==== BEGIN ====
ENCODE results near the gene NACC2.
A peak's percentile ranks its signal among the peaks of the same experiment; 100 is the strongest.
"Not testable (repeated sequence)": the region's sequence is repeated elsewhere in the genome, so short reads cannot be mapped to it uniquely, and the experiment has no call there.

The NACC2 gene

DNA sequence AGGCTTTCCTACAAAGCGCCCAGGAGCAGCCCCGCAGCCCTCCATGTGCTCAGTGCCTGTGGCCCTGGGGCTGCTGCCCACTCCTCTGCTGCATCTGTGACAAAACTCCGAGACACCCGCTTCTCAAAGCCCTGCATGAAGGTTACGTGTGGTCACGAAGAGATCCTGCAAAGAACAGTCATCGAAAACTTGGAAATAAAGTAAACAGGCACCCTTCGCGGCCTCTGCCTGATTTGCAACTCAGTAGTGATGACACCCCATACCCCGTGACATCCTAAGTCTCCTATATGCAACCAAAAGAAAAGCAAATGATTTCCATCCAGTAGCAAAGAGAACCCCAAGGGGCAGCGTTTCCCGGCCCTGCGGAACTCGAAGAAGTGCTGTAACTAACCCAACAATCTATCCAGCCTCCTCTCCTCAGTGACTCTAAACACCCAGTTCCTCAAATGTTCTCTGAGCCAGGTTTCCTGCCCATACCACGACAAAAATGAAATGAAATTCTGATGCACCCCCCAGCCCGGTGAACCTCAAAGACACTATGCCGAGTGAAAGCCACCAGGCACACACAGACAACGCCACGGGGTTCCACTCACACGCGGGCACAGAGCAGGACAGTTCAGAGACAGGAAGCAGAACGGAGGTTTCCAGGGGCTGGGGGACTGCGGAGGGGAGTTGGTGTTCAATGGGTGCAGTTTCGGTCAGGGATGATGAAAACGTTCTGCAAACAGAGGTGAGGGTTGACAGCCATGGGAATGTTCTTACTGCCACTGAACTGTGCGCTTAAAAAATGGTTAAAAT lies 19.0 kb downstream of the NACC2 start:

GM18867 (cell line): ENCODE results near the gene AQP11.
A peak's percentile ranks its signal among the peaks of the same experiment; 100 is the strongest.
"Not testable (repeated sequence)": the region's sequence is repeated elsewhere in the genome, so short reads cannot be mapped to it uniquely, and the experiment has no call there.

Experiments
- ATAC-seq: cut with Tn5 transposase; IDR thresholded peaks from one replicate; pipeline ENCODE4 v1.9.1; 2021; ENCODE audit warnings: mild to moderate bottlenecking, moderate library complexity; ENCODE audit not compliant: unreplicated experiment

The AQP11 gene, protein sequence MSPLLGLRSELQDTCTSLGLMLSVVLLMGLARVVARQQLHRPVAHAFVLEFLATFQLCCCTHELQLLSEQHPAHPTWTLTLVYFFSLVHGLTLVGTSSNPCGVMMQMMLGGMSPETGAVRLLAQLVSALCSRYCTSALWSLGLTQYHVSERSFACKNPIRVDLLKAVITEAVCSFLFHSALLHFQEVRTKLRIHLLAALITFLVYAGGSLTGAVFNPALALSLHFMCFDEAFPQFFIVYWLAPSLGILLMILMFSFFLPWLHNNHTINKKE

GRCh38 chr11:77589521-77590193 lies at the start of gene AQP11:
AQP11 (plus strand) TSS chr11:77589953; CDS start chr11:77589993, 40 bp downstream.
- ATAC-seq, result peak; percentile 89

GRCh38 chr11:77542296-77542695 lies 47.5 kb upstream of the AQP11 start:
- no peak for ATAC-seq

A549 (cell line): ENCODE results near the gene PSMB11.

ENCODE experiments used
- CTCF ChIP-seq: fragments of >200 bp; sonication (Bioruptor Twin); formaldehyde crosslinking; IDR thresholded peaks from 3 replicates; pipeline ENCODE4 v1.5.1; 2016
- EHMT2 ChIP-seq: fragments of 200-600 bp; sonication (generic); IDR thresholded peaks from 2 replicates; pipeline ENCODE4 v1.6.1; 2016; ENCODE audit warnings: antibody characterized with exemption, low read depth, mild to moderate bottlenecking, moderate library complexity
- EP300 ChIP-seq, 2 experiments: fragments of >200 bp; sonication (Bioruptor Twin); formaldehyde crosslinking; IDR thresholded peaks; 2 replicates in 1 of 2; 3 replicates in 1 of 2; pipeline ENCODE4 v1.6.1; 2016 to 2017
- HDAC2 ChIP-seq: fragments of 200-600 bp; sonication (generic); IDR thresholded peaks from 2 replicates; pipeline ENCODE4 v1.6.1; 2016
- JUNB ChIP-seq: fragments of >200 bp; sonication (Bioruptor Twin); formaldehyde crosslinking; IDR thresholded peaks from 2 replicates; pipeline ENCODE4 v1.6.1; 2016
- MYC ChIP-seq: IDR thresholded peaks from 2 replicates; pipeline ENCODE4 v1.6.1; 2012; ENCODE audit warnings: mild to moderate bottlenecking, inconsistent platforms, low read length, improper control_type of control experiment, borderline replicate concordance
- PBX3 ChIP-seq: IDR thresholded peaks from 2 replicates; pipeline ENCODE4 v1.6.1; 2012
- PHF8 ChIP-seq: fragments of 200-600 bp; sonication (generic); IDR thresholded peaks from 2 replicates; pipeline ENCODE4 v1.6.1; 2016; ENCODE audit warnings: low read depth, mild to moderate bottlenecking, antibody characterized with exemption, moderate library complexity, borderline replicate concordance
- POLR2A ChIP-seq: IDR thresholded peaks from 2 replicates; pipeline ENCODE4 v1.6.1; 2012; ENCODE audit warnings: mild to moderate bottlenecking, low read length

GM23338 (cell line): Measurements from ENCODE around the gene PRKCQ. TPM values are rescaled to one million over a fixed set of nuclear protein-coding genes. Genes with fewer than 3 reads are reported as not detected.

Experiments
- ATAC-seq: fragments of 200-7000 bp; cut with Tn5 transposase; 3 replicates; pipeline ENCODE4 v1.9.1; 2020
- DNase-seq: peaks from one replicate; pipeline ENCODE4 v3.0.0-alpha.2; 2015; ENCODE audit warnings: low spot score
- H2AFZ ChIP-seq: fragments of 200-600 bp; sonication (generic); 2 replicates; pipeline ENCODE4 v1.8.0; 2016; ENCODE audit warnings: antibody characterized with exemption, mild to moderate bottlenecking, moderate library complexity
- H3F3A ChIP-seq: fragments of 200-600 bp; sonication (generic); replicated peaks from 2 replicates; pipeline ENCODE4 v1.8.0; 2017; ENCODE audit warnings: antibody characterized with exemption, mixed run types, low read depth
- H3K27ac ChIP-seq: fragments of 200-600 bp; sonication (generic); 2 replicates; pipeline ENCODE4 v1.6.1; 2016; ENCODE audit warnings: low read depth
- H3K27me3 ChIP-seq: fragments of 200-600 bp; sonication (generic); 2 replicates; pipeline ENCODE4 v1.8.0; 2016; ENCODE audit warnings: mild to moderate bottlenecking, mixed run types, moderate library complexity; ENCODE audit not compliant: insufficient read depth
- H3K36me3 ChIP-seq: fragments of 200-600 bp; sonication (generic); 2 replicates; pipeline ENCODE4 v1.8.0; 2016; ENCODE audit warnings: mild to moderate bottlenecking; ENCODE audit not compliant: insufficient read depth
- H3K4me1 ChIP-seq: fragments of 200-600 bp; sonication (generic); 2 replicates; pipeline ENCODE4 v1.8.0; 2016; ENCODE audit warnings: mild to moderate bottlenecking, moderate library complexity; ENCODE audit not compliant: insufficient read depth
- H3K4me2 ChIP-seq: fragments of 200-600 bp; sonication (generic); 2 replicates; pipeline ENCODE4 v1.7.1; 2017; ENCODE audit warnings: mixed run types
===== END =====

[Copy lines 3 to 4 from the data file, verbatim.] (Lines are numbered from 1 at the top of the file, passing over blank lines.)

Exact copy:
"Not testable (repeated sequence)": the region's sequence is repeated elsewhere in the genome, so short reads cannot be mapped to it uniquely, and the experiment has no call there.

The NACC2 gene